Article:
• @blakeyrat said:

    Freedom means "fewer restrictions". Always. To redefine it as, "more restrictions", regardless of the intent of those restrictions is a bullshit move.


    So, tell me, is a country where a landholder has an unrestricted right to kill, beat or torture his tenants more or less "free" than a country where serfdom is banned by law?



  • @abarker said:

    @Tacroy said:

    Well so the normal GPL has a "loophole": if you take a GPL'd piece of software that does task A, then turn it into a web service that does task A, you can charge people for going to your server and performing task A without distributing the code to the modifications you made - you're not distributing the software itself, you're just distributing the results of the software's computation.

    The AGPL and in a lot of ways the GPLv3 try to close that loophole by saying, effectively, "if any GPL code touches your webservice, your entire webservice must be GPL".

    This can be considered a huge overreach for a variety of reasons; basically, even though the computation is run purely on your host, you still have to give the client access to your source code simply because they saw the results of the computation.

    For example, consider a PDF rasterizing library. This library takes PDFs and turns them into PNGs. With this library, you make a pretty little webapp that lets people send you PDFs, and you send them back PNGs.

    Under GPLv2 and a lot of other licenses, that's where it ends. Under AGPL and GPLv3, because you're showing clients the results of this library - even though your server is doing all the thinking - you're required to give the client access to your source code.

    How much of your source code? That's a good question, and not one any company that's not fully committed to "open source everything" cares to find out in practice. 

    This basically why a lot of companies who are otherwise okay with using and contributing to open source communities won't touch AGPL or GPLv3 with a ten foot pole.

    Disclaimer: IANALE

    This is why I try to avoid GPL in general. I much prefer to use software that is available under the MIT License. In short, the MIT License let's you use the OSS however you want, as long as you provide a copy of the original license and copyright. From what I could find online, you can have your own license terms for your derivative work, as long as you note that you used such-and-such OSS and these separate terms apply to that OSS (again, IANAL).

    For those who care, here's the complete text of the most common form of the MIT License:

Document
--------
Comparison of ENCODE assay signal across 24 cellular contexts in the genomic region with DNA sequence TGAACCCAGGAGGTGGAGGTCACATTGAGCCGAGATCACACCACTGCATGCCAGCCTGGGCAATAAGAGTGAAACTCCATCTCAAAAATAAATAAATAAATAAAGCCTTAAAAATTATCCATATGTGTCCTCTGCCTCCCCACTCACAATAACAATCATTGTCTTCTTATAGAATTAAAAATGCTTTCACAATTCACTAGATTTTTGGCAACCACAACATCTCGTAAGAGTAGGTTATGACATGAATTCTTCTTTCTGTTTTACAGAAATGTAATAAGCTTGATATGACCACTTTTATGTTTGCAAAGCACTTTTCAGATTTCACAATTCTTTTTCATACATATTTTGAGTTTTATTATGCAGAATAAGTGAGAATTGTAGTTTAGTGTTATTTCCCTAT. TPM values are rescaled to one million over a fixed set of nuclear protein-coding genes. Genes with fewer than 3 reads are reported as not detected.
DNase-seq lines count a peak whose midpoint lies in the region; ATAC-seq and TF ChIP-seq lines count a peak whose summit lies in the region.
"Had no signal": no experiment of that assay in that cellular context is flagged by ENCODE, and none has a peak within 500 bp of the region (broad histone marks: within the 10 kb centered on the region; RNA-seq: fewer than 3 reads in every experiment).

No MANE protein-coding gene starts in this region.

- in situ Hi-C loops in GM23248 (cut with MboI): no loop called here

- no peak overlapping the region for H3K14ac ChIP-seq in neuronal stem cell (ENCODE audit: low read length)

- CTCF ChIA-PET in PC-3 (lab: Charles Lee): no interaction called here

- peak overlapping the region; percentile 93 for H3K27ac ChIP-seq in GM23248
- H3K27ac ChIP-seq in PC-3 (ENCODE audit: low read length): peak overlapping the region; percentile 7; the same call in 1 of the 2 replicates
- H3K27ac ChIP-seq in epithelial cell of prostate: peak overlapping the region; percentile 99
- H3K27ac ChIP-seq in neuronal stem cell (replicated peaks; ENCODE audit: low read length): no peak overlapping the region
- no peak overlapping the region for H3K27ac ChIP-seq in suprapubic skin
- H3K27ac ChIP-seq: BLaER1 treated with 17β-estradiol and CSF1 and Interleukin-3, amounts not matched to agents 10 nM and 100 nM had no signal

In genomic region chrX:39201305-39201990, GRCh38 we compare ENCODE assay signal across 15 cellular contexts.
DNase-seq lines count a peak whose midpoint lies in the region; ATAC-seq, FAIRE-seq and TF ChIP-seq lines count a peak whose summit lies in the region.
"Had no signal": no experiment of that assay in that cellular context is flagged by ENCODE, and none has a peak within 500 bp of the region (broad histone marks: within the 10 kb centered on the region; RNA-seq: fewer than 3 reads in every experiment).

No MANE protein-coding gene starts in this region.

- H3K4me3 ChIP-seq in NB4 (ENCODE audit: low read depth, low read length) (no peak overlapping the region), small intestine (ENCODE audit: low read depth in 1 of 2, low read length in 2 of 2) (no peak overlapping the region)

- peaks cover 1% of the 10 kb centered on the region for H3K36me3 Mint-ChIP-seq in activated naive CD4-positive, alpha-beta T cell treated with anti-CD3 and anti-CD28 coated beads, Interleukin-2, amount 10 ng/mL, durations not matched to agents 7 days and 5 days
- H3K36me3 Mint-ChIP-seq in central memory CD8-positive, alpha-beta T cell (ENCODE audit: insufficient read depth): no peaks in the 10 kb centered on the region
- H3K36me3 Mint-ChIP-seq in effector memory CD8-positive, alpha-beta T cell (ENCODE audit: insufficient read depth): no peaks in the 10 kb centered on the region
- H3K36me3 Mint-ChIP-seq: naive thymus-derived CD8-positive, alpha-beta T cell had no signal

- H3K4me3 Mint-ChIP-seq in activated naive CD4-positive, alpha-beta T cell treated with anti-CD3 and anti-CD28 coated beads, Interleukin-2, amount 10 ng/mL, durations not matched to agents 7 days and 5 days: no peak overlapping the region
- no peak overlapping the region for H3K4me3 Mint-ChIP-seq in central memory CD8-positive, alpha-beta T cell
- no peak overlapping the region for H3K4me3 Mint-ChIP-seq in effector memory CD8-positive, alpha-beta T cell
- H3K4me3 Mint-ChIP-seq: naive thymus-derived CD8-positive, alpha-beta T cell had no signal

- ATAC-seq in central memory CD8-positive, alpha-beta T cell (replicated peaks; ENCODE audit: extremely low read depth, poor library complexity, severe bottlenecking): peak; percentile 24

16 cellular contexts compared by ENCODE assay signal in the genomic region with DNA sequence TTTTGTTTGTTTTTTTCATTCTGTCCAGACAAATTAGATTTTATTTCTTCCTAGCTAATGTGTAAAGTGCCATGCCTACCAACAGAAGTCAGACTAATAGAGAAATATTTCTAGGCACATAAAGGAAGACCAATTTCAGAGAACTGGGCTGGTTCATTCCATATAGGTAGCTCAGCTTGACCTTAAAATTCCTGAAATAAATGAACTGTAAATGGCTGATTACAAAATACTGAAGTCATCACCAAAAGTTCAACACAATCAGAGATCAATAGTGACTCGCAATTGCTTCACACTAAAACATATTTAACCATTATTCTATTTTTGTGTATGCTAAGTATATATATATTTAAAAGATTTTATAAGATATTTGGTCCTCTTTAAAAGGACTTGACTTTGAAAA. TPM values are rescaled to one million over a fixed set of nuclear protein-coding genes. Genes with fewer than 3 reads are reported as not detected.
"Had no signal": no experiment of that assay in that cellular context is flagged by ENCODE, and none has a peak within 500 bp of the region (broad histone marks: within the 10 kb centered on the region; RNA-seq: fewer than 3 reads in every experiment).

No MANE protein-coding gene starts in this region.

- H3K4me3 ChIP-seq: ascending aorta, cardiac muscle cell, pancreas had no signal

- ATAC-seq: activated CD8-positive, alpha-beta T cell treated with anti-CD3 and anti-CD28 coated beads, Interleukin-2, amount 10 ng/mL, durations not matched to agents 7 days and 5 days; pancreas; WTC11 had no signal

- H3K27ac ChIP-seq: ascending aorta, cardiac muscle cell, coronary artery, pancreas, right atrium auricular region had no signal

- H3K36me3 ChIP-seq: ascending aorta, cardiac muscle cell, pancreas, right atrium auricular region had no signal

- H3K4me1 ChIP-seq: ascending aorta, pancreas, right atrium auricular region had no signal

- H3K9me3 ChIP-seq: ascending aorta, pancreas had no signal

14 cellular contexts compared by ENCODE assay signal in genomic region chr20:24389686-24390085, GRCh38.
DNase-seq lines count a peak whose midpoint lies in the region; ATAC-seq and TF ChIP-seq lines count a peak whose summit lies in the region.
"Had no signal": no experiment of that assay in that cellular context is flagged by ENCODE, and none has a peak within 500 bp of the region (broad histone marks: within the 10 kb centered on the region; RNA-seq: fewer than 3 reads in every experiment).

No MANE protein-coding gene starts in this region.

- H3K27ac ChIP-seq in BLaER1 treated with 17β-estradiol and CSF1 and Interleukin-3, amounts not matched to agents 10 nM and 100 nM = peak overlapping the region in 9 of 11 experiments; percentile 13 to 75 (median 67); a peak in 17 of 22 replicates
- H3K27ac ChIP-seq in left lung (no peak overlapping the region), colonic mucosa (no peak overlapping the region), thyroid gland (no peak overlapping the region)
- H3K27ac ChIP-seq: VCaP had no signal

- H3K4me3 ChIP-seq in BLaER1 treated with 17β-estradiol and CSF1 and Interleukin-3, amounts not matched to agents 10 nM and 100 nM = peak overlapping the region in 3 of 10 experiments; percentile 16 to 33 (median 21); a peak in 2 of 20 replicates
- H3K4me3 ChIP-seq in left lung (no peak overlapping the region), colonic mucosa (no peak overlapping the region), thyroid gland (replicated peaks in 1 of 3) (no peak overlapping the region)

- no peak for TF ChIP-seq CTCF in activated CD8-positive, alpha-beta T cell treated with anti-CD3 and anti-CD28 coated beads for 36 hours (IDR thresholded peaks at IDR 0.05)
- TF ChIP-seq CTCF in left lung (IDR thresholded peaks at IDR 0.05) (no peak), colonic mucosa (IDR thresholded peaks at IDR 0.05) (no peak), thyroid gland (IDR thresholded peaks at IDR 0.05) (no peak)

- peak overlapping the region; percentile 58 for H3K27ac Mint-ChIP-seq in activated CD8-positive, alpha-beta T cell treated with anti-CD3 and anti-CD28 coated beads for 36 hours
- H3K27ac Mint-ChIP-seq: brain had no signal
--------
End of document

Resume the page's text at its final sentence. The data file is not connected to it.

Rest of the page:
Copyright (C) {year} {copyright holders}

    Permission is hereby granted, free of charge, to any person obtaining a copy of this software and associated documentation files (the "Software"), to deal in the Software without restriction, including without limitation the rights to use, copy, modify, merge, publish, distribute, sublicense, and/or sell copies of the Software, and to permit persons to whom the Software is furnished to do so, subject to the following conditions:

    The above copyright notice and this permission notice shall be included in all copies or substantial portions of the Software.

    THE SOFTWARE IS PROVIDED "AS IS", WITHOUT WARRANTY OF ANY KIND, EXPRESS OR IMPLIED, INCLUDING BUT NOT LIMITED TO THE WARRANTIES OF MERCHANTABILITY, FITNESS FOR A PARTICULAR PURPOSE AND NONINFRINGEMENT. IN NO EVENT SHALL THE AUTHORS OR COPYRIGHT HOLDERS BE LIABLE FOR ANY CLAIM, DAMAGES OR OTHER LIABILITY, WHETHER IN AN ACTION OF CONTRACT, TORT OR OTHERWISE, ARISING FROM, OUT OF OR IN CONNECTION WITH THE SOFTWARE OR THE USE OR OTHER DEALINGS IN THE SOFTWARE.

            DO WHAT THE FUCK YOU WANT TO PUBLIC LICENSE 
                        Version 2, December 2004 
    

    Copyright (C) 2004 Sam Hocevar sam@hocevar.net

    Everyone is permitted to copy and distribute verbatim or modified
    copies of this license document, and changing it is allowed as long
    as the name is changed.

            DO WHAT THE FUCK YOU WANT TO PUBLIC LICENSE 
    

    TERMS AND CONDITIONS FOR COPYING, DISTRIBUTION AND MODIFICATION

    1. You just DO WHAT THE FUCK YOU WANT TO.


  • GPL is cancer and I will fight to the death anyone who disagrees with me. Many cool features in commercial software I've worked on were canned due to only being possible (quickly) by relying on some obscure poorly-implemented third-party library licensed with cancer GPL, the bosses being unwilling to commit months to implement an in-house version of the library, and everyone involved rightly refusing to re-license and distribute our source.

    LGPL is fairly okay, but it's technically guilty by association. Kind of like it's the only clean prostitute in a brothel where all the others are practically swimming neck-deep in STDs. You still don't really want to go there.



  • @Snooder said:

    @blakeyrat said:

    Freedom means "fewer restrictions". Always. To redefine it as, "more restrictions", regardless of the intent of those restrictions is a bullshit move.


    So, tell me, is a country where a landholder has an unrestricted right to kill, beat or torture his tenants more or less "free" than a country where serfdom is banned by law?

     

    It is a more free, but not better country :} - Only the most out of touch anarchist would ever argue that more freedom is always better. We need laws to describe and control the interaction between humans, and that does make the country better but less free. (How many laws, and how free is best, is open for debate, but offtopic here :}